“I do like Gaben. He’s a hard worker and a good doctor. But as you noticed, he covets Quinn’s apparent inheritance.”
“Which isn’t really, because you won’t die.”
“Oh, I may. Life is never certain, but you are right. In reality I will most likely outlive you all.”
“You think he wants to marry me because I’m Quinn’s equal heir?”
“Part of it,” Collin admitted to her surprise.
“Then why did you even act like he was a good husband?” She stood and stalked to the edge of the river, grabbing on to a sapling and staring out into the rushing water.
“My Love,” Collin said, standing beside her, his hand on her shoulder. “He has some faults. All men do. Frankly if you were to marry, I’d rather have you with someone who would stay with me. He was the best option for you so far, but I had no intention of giving you to him. In fact, I’d hoped the process, if it were to be a process, would take years and years, and I’d be able to enjoy your companionship for quite a while longer.”
Kayden slipped into his arms. “If you don’t want me to marry, I won’t. I love you more than anyone.”
Collin kissed her forehead. “Explore your options with Michael Jamel. Just remember he’s hiding things from you.”
“But . . . .”
“He may help you remember your parents and all the things you wanted to know when you first came to me. Just remember I need you to protect me and the underground lab. So does Jamel. He doesn’t want to go back, and I need him to remain with me, even if you decide to return to your family with Michael.”
“I’ll never leave you, Collin. Never.”
He kissed her forehead again. “Perhaps you can convince Michael Jamel that this is the most wonderful planet in the galaxy, and that he would love to live here. Perhaps you can convince him to use any influence he or his grandfather might have to help us change things for the people of Austin. He’s seen the worst the planet has to offer. You could show him the best.”
As she rested against Collin’s chest, she thought about his words. Perhaps Michael Jamel held the fate of the planet. And Collin believed she held the keys to Michael’s heart and his help. If she and Collin disappeared to Melbin, they’d be happy, but nothing would change. If she courted Michael, perhaps many lives could be changed with the restrictions he might have lifted — restrictions on communications and medical equipment and travel.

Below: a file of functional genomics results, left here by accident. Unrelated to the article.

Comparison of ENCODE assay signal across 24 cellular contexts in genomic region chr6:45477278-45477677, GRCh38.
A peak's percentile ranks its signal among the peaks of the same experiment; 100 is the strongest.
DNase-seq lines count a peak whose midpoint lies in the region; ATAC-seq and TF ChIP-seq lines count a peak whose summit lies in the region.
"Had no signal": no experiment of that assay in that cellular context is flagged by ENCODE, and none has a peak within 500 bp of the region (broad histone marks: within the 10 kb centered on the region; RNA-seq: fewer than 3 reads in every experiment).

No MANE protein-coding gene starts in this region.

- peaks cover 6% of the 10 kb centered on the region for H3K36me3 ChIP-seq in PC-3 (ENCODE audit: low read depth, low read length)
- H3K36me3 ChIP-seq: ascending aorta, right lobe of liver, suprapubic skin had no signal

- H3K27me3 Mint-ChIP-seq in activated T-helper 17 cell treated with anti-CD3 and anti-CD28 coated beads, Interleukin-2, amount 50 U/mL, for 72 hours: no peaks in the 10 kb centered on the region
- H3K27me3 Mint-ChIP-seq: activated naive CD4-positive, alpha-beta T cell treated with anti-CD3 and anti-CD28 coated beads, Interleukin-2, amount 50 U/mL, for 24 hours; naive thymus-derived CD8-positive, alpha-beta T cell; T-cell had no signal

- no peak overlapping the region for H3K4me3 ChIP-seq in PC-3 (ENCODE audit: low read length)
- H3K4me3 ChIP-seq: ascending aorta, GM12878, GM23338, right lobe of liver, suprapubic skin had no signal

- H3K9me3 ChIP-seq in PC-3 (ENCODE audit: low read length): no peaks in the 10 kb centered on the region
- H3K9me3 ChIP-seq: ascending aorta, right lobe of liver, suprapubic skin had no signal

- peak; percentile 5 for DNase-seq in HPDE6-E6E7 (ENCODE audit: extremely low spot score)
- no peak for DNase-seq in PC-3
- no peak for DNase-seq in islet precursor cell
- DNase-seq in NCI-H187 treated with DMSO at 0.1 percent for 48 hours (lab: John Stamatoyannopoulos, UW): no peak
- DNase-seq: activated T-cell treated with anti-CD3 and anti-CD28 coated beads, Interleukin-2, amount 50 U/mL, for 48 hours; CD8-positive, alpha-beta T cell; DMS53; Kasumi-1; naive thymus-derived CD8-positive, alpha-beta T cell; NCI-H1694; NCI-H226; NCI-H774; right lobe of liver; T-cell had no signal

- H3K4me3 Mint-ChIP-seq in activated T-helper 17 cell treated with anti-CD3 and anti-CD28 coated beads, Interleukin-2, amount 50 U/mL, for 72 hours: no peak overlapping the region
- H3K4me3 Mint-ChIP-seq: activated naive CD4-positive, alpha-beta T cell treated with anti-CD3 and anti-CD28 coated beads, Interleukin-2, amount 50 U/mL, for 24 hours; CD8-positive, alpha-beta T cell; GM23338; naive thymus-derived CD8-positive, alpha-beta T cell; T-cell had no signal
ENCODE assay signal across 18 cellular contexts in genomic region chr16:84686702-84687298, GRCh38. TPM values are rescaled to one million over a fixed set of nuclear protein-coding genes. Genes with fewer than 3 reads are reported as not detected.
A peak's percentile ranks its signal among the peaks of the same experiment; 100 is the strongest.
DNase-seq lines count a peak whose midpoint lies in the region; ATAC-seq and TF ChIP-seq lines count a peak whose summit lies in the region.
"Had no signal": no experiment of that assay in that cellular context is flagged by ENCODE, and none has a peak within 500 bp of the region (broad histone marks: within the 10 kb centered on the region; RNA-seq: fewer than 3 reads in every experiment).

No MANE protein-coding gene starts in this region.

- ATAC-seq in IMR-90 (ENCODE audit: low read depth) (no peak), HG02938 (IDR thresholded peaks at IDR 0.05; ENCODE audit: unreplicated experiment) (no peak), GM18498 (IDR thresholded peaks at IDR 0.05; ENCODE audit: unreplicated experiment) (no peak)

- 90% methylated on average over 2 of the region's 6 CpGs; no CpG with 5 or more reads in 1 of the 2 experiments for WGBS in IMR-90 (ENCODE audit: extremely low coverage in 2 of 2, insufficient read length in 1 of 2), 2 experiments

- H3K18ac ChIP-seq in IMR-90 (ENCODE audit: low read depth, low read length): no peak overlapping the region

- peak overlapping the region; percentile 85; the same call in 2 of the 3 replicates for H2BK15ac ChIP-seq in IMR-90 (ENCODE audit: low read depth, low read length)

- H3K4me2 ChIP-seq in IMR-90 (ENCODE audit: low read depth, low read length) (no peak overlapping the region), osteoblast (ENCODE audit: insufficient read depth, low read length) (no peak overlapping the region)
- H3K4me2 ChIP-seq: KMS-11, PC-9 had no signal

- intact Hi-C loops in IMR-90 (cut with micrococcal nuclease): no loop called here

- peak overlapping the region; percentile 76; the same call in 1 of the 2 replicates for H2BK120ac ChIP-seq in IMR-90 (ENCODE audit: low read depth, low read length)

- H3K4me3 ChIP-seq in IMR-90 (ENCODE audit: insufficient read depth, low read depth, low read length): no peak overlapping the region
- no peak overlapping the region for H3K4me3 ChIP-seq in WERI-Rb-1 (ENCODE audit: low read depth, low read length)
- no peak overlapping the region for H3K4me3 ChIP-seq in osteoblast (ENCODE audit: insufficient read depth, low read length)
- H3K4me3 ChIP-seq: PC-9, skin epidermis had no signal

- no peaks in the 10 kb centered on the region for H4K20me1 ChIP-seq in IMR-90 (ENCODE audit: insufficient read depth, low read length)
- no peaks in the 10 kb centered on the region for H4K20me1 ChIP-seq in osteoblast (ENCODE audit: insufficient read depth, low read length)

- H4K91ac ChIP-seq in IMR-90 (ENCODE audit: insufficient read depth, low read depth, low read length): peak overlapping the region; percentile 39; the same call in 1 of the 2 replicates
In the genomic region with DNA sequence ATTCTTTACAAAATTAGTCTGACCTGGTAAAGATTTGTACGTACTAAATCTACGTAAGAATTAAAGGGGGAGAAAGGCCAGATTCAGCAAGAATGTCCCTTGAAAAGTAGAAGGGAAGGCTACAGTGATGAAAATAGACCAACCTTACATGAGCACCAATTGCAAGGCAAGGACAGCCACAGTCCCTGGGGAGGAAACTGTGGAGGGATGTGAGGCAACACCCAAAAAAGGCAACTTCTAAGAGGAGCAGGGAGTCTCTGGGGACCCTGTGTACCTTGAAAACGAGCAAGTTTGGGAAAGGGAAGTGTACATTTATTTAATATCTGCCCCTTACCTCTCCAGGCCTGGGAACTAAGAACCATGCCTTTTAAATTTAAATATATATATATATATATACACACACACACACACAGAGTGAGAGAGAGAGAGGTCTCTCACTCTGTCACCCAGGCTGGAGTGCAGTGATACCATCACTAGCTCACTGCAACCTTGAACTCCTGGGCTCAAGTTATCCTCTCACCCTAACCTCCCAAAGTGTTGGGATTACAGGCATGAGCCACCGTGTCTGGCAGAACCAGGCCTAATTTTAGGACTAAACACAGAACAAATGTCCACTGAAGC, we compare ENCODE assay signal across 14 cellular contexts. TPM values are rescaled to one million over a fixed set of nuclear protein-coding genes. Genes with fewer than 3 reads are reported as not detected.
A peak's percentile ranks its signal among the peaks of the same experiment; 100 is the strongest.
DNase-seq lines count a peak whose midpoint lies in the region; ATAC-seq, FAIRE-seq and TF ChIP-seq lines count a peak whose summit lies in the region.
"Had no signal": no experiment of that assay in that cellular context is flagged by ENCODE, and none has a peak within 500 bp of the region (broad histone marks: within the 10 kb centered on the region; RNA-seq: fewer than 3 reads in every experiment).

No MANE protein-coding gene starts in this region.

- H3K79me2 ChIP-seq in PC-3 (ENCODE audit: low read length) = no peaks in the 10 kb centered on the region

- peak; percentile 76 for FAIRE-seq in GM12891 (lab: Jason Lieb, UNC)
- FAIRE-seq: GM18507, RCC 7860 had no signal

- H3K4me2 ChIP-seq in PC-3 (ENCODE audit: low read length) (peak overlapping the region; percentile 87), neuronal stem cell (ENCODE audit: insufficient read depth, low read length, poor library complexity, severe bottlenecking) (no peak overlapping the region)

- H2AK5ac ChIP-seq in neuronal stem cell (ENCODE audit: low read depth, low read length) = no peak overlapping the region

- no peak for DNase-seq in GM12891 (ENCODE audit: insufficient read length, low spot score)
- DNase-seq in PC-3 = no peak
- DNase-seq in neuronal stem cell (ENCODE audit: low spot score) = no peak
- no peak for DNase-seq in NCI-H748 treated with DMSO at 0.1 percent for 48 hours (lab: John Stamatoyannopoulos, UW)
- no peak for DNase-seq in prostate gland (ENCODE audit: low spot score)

But then the strange jealousy returned. Michael Jamel said he loved her. He’d come for her. But he had a bigger agenda. The reality stung. She nestled closer to Collin. She wished he’d take her away from Gaben and Michael and whatever was lurking in that black hole in her mind.
The eastern sky became a soft grey. “We better get back,” Collin said. He helped her up the slight incline, past the shrubs and trees to Jamel. Then he hooked the large bundles of dragon hide to the back ends of Jamel’s saddle leaving the dragon’s head and what was left of its body on the ground to feed the scavengers.
They climbed up on Jamel’s back, and he took off. They finally walked from the barn to the house. Romantic childhood love was an illusion, Kayden thought. It didn’t happen. “I’ll do what’s best, Daddy. Just like you always do.”
He hugged her, right there on the front porch. “I love you, Kayden.” When he pulled away, his face was again wet, but so was hers. Silently they made their way to their own rooms to get what little sleep they could.
Everything was there, intact, in his pack. Even all his money. Michael counted the gold and silver coins twice, spreading them out on the desk in his room to make sure. After Doc Collin’s comment last night, he was certain someone, probably Doc Collin himself had taken his money and most of his tech. But no one had, and Doc Collin’s comment was just a fact of life on this hellhole of a planet.